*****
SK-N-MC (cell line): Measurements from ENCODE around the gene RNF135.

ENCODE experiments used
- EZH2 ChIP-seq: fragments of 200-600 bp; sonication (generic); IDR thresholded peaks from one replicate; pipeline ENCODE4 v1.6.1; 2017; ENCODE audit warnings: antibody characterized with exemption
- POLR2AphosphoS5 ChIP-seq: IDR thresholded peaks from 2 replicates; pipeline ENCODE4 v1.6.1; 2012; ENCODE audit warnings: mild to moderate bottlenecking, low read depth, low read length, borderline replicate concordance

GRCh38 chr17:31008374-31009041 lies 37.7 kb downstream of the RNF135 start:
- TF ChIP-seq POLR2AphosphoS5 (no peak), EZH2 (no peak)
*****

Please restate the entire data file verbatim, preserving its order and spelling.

SK-N-MC (cell line): Measurements from ENCODE around the gene RNF135.

ENCODE experiments used
- EZH2 ChIP-seq: fragments of 200-600 bp; sonication (generic); IDR thresholded peaks from one replicate; pipeline ENCODE4 v1.6.1; 2017; ENCODE audit warnings: antibody characterized with exemption
- POLR2AphosphoS5 ChIP-seq: IDR thresholded peaks from 2 replicates; pipeline ENCODE4 v1.6.1; 2012; ENCODE audit warnings: mild to moderate bottlenecking, low read depth, low read length, borderline replicate concordance

GRCh38 chr17:31008374-31009041 lies 37.7 kb downstream of the RNF135 start:
- TF ChIP-seq POLR2AphosphoS5 (no peak), EZH2 (no peak)